Patients who present late to HIV care and associated risk factors in Nigeria

Authors


Abstract

Objectives

Our objectives were to assess trends in late presentation and advanced HIV disease (AHD) and determine associated risk factors.

Methods

We conducted a retrospective cohort analysis of patients who had received care and treatment at the AIDS Prevention Initiative Nigeria Plus (APIN)/Harvard School of Public Health−President's Emergency Plan for AIDS Relief (PEPFAR) programme at the Jos University Teaching Hospital, Jos, Nigeria from 2005 to 2010. We used the European Consensus Definition to assess trends in late presentation (CD4 count < 350 cells/μL or AIDS-defining illness) and AHD (CD4 count < 200 cells/μL or AIDS-defining illness) and evaluated associated risk factors using logistic regression methods.

Results

Among 14 487 eligible patients, 12 401 (85.6%) were late presenters and 9127 (63.0%) presented with AHD. Late presentation decreased from 88.9% in 2005 to 80.1% in 2010 (P < 0.001). Similarly, AHD decreased from 67.8% in 2005 to 53.6% in 2010 (P < 0.001). In logistic regression models adjusting for sociodemographic and biological variables, male sex [adjusted odds ratio (aOR) = 1.80; 95% confidence interval (CI) 1.60–2.04], older age (aOR = 1.37; 95% CI 1.22–1.54), civil service employment (aOR = 1.48; 95% CI 1.00–2.21), referral from out-patient (aOR = 2.18; 95% CI 1.53–3.08) and in-patient (aOR = 1.55; 95% CI 1.11–2.17) services, and hepatitis B virus (aOR = 1.43; 95% CI 1.26–1.63) and hepatitis C virus (aOR = 1.18; 95% CI 1.02–1.37) coinfections were associated with late presentation. Predictors of AHD were male sex (aOR = 1.67; 95% CI 1.54–1.82), older age (aOR = 1.26; 95% CI 1.16–1.36), unemployment (aOR = 1.34; 95% CI 1.00–1.79), referral from out-patient (aOR = 2.40; 95% CI 1.84–3.14) and in-patient (aOR = 1.97; 95% CI 1.51–2.57) services and hepatitis B virus coinfection (aOR = 1.30; 95% CI 1.19–1.42).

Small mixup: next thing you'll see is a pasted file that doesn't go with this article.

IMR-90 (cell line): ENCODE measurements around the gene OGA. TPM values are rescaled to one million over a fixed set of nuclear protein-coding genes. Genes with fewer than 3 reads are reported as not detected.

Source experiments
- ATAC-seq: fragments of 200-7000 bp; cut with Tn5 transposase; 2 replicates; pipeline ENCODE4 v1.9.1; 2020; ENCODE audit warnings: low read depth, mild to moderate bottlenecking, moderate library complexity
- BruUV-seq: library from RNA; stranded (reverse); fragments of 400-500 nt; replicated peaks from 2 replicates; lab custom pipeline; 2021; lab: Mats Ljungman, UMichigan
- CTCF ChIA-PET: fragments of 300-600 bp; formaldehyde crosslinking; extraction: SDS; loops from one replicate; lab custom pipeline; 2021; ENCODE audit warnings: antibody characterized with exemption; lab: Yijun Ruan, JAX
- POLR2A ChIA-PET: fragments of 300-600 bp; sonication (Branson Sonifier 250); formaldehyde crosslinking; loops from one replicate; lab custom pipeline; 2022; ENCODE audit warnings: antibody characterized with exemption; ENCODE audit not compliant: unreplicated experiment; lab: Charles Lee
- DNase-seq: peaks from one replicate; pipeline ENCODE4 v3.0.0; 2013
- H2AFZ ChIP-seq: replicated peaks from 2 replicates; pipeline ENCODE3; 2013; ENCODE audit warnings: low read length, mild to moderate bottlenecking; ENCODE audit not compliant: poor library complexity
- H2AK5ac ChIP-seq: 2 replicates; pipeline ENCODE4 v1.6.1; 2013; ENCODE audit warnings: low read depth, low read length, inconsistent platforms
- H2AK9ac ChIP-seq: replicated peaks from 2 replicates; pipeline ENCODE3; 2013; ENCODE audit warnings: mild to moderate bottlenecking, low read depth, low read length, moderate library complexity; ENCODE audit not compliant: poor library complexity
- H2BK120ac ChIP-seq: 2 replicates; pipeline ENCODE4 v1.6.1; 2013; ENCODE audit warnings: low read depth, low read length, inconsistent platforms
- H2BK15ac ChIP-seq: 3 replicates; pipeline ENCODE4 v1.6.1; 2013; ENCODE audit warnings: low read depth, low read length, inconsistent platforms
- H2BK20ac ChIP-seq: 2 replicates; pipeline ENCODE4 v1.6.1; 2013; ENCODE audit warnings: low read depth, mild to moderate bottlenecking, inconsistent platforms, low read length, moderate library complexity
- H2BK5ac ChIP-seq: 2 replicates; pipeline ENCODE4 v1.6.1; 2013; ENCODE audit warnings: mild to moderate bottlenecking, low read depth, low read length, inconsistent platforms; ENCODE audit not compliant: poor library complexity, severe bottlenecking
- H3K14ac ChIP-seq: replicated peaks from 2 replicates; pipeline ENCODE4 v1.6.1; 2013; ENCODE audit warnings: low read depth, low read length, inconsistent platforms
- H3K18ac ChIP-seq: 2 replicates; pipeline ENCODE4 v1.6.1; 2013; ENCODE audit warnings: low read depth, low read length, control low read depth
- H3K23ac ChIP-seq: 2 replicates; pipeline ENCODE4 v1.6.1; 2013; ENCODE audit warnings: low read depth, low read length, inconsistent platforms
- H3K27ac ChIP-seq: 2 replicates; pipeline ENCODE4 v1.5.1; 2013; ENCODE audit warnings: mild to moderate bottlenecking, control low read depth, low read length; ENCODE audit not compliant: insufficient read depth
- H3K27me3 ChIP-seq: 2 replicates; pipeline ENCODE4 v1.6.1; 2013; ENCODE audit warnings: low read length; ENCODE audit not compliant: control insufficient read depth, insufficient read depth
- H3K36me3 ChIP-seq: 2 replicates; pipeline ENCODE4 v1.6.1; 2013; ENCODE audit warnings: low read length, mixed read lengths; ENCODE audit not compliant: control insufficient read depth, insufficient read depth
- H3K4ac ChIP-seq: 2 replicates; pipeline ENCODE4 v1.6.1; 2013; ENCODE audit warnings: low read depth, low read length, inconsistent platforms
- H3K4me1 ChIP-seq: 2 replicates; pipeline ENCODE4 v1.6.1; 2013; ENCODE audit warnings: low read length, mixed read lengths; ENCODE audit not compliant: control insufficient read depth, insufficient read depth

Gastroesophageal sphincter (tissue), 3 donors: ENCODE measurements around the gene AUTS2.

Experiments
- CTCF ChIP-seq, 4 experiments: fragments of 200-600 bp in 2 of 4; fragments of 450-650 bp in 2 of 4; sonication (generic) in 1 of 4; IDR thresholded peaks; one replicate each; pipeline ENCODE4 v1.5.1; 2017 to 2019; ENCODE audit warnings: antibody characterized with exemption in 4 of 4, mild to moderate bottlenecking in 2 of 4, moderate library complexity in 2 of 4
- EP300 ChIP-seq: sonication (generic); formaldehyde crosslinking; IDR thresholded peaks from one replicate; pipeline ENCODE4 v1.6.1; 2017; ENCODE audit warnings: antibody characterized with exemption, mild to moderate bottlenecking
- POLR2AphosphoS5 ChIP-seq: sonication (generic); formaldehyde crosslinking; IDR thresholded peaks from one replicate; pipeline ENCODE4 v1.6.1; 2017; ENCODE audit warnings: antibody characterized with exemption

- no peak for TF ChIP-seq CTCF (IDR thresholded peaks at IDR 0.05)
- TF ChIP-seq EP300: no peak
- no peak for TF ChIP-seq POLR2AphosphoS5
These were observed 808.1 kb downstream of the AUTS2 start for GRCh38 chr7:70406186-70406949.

Conclusions

Efforts to reduce the proportion of patients who first seek care at late stages of disease are needed. The identified risk factors should be utilized in formulating targeted public health interventions to improve early diagnosis and presentation for HIV care.

Ancillary